SPARC Report on the Mystery of Carbon Tetrachloride

Publication Type:

Journal Article


SPARC Report No. 7, Volume WCRP-13/2016, p.67 pp. (2016)



The Montreal Protocol (MP) controls the production and consumption of carbon tetrachloride (CCl4 or CTC) and other ozone-depleting substances (ODSs) for emissive uses. CCl4 is a major ODS, accounting for about 12% of the globally averaged inorganic chlorine and bromine in the stratosphere, compared to 14% for CFC-12 in 2012.

In spite of the MP controls, there are large ongoing emissions of CCl4 into the atmosphere. Estimates of emissions from various techniques ought to yield similar numbers. However, the recent WMO/UNEP Scientific Assessment of Ozone Depletion [WMO, 2014] estimated a 2007-2012 CCl4 bottom-up emission of 1-4 Gg/year (1-4 kilotonnes/year), based on country-by-country reports to UNEP, and a global top-down emissions estimate of 57 Gg/year, based on atmospheric measurements. This 54 Gg/year difference has not been explained. In order to assess the current knowledge on global CCl4 sources and sinks, stakeholders from industrial, governmental, and the scientific communities came together at the “Solving the Mystery of Carbon Tetrachloride” workshop, which was held from 4-6 October 2015 at Empa in Dübendorf, Switzerland. During this workshop, several new findings were brought forward by the participants on CCl4 emissions and related science.

These new CCl4 emissions estimates from the workshop make considerable progress toward closing the emissions discrepancy. The new industrial bottom-up emissions estimate (15 Gg/year total) includes emissions from chloromethanes plants (13 Gg/year) and feedstock fugitive emissions (2 Gg/year). When combined with legacy emissions and unreported inadvertent emissions, this could be up to 25 Gg/year. Top-down emissions estimates are: global 40 (25-55) Gg/year, gradient 30 (25-35) Gg/year, and regional 21 (14-28) Gg/year. While the new bottom-up value is still less than the aggregated top-down values, these estimates reconcile the CCl4 budget discrepancy when considered at the edges of their uncertainties.

  • Anthropogenic production and consumption for feedstock and process agent uses (e.g., as approved solvents) are reported to UNEP under the MP. Based on these numbers, global bottom-up emissions of 3 (0-8) Gg/year are estimated for 2007-2013 in this report. This number is also reasonably consistent with this report’s new industry-based bottom-up estimate for fugitive emissions of 2 Gg/year.
  • By-product emissions from chloromethanes and perchloroethylene plants are newly proposed in this report as significant CCl4 sources, with global emissions estimated from these plants to be 13 Gg/year in 2014.
  • This report updates the anthropogenic CCl4 emissions estimation as a maximum of ~25 Gg/year. This number is derived by combining the above fugitive and by-product emissions (2 Gg/year and 13 Gg/year, respectively) with 10 Gg/year from legacy emissions plus potential unreported inadvertent emissions from other sources.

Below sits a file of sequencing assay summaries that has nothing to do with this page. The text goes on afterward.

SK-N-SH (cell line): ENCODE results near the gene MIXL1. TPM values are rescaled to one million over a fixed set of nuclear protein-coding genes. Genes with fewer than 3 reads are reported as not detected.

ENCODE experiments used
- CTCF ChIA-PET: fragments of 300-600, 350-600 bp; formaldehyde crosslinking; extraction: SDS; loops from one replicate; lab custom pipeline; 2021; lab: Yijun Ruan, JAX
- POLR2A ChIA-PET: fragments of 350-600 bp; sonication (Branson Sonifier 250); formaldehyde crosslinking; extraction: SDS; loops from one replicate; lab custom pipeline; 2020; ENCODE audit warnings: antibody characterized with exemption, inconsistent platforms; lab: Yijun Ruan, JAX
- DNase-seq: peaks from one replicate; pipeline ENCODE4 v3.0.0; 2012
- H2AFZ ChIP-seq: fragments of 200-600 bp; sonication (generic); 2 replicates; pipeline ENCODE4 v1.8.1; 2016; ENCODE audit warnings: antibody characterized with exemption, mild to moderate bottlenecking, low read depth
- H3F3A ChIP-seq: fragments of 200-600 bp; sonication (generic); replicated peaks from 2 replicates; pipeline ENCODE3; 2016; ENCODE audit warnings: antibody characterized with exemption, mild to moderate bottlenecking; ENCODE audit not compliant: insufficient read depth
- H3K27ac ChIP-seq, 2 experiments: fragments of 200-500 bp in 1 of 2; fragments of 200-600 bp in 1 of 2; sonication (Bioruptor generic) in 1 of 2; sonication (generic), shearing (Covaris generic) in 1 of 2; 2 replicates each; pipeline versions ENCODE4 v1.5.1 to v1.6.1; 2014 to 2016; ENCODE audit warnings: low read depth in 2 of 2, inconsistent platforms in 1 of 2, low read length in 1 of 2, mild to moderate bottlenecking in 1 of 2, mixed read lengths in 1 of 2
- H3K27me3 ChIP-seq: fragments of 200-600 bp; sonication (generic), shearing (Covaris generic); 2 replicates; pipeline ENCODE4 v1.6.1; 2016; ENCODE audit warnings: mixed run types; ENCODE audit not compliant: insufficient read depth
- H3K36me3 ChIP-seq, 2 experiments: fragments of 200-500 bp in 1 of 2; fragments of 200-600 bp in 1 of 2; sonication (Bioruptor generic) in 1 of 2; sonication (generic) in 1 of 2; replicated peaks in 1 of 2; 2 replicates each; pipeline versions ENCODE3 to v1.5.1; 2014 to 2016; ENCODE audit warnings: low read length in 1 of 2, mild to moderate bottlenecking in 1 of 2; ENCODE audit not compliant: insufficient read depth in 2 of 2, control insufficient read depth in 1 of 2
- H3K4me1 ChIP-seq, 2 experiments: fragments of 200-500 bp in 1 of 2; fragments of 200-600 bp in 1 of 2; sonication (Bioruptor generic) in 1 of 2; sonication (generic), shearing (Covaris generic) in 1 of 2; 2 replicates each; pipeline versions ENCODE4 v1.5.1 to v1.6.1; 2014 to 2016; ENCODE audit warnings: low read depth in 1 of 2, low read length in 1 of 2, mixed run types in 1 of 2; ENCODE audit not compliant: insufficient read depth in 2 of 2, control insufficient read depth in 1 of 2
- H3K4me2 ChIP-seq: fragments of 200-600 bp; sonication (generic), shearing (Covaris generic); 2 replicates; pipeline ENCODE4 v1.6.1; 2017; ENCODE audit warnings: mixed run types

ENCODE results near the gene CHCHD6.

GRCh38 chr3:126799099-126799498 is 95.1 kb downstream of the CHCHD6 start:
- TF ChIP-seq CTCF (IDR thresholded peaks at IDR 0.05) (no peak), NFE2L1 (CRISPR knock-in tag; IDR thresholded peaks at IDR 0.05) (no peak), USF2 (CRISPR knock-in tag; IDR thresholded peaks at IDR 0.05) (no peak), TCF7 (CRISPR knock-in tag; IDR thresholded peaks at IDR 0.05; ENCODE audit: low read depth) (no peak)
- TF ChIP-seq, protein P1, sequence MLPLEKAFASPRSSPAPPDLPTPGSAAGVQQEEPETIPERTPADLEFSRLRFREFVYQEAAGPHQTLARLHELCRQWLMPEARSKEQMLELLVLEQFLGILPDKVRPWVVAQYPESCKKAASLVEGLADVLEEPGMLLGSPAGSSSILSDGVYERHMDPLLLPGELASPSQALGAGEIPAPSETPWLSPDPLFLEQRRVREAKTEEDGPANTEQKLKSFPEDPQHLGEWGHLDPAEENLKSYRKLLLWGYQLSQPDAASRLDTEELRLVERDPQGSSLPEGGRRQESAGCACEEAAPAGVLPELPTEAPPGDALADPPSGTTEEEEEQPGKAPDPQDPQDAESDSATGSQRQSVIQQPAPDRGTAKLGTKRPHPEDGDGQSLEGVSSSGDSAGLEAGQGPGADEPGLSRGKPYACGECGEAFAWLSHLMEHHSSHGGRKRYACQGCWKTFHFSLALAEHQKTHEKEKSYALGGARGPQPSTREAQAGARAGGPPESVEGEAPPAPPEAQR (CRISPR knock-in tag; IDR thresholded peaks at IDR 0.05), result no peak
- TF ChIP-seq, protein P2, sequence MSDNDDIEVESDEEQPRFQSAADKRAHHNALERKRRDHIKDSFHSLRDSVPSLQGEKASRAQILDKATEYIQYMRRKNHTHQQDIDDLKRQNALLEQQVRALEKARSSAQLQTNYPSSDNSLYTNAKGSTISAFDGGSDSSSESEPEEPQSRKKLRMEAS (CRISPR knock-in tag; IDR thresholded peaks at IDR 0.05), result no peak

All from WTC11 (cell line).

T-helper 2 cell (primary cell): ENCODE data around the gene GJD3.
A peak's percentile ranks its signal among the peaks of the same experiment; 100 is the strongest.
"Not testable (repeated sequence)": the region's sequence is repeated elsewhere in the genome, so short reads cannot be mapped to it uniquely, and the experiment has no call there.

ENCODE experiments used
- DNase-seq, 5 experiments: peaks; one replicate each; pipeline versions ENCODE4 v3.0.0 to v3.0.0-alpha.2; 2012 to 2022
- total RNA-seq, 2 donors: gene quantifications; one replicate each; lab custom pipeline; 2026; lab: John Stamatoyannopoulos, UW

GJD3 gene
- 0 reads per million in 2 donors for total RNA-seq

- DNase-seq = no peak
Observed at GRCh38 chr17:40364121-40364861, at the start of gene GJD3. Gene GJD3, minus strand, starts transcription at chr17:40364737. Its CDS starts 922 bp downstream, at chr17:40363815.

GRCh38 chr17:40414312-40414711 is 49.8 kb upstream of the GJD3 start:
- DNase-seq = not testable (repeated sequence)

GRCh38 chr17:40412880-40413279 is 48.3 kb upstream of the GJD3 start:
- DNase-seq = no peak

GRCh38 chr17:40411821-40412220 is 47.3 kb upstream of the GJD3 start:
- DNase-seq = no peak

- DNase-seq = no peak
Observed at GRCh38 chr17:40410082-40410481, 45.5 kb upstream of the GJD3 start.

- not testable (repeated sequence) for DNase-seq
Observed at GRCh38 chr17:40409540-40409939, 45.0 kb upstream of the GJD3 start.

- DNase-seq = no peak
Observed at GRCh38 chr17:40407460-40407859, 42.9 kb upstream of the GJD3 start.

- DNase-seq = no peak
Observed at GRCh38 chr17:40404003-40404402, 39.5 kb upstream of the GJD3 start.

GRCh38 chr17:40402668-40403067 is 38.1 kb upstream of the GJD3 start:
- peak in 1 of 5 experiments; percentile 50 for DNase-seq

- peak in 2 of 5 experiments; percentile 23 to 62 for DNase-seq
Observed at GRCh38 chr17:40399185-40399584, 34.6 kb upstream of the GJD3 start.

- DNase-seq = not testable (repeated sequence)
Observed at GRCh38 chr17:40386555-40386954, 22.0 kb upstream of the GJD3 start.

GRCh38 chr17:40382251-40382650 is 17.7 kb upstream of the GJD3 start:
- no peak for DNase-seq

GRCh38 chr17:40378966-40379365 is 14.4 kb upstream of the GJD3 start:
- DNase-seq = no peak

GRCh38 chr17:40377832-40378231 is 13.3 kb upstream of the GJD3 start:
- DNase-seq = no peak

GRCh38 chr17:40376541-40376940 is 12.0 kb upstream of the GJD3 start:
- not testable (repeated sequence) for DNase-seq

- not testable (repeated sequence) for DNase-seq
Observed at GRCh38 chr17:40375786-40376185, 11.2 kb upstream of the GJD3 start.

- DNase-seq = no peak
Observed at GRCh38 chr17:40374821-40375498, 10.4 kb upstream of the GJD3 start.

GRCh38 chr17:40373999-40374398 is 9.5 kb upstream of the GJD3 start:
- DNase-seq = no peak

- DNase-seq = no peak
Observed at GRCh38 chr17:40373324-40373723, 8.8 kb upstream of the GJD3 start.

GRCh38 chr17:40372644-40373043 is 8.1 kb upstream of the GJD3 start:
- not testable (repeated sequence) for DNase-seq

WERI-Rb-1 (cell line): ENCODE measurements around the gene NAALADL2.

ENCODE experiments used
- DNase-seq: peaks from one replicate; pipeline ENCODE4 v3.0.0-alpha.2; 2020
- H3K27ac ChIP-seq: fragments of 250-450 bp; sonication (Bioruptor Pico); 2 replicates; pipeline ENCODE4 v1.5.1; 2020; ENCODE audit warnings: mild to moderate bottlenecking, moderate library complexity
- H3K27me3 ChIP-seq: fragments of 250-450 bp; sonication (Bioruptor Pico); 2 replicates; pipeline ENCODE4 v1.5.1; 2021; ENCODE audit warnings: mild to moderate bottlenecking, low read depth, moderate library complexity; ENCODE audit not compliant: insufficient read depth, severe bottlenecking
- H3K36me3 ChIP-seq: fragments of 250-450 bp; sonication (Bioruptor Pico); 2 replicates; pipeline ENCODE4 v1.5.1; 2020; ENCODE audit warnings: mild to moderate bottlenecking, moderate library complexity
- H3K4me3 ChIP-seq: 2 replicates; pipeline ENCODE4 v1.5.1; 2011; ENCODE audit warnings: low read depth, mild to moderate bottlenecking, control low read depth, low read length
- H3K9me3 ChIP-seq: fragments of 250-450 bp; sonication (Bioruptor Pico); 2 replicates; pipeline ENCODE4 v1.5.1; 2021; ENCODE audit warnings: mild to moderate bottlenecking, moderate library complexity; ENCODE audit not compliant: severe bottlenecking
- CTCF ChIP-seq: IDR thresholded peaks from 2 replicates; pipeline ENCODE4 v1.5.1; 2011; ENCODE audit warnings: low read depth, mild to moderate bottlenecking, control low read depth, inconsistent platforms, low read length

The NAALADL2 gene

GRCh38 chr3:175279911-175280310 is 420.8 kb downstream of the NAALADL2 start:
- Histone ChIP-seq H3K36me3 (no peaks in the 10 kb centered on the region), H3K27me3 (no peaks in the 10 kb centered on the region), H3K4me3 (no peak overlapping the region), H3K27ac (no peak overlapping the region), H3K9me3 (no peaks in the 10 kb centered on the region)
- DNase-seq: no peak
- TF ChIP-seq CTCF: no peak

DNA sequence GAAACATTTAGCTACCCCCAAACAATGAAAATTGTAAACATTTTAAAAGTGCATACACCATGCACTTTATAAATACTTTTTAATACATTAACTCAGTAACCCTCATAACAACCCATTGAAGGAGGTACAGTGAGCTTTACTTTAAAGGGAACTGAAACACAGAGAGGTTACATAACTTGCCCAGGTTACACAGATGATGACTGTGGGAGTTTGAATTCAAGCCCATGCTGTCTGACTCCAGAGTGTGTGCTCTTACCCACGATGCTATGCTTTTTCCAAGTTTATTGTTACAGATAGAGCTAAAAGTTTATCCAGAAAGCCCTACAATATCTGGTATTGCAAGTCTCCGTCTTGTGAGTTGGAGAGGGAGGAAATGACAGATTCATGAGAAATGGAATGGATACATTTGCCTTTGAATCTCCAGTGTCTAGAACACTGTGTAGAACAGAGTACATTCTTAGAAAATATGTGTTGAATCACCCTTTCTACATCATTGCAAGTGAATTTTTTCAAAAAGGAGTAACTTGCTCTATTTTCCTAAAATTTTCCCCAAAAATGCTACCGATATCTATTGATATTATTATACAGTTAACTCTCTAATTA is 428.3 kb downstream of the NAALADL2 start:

• Ongoing atmospheric CCl4 measurements within global networks have been exploited for assessing regional emissions. In addition to existing emissions estimates from China and Australia, the workshop prompted research on emissions in the U.S. and Europe. The sum of these four regional emissions is estimated as 21±7.5 Gg/year, but this is not a complete global accounting. These regional top-down emissions estimates also show that most of the CCl4 emissions originate from chemical industrial regions, and are not linked to major population centres.
  • The total CCl4 lifetime is critical for calculating top-down global emissions. CCl4 is destroyed in the stratosphere, oceans, and soils, complicating the total lifetime estimate. The atmospheric lifetime with respect to stratospheric loss was recently revised to 44 (36-58) years, and remains unchanged in this report. New findings from additional measurement campaigns and reanalysis of physical parameters lead to changes in the ocean lifetime from 94 years to 210 (157-313) years, and in the soil lifetime from 195 years to 375 (288-536) years.
  • These revised lifetimes lead to an increase of the total lifetime from 26 years in WMO [2014] to 33 (28-41) years. Consequently, CCl4 is lost at a slower rate from the atmosphere. With this new total lifetime, the global top-down emissions calculation decreases from 57 (40-74) Gg/year in WMO [2014] to 40 (25-55) Gg/year. This estimate is relatively consistent with the independent gradient top-down emissions of 30 (25-35) Gg/year, based upon differences between atmospheric measurements of CCl4 in the Northern and Southern Hemispheres. In addition, this new total lifetime implies an upper limit of 3-4 Gg/year of natural emissions, based upon newly reported observations of old air in firn snow.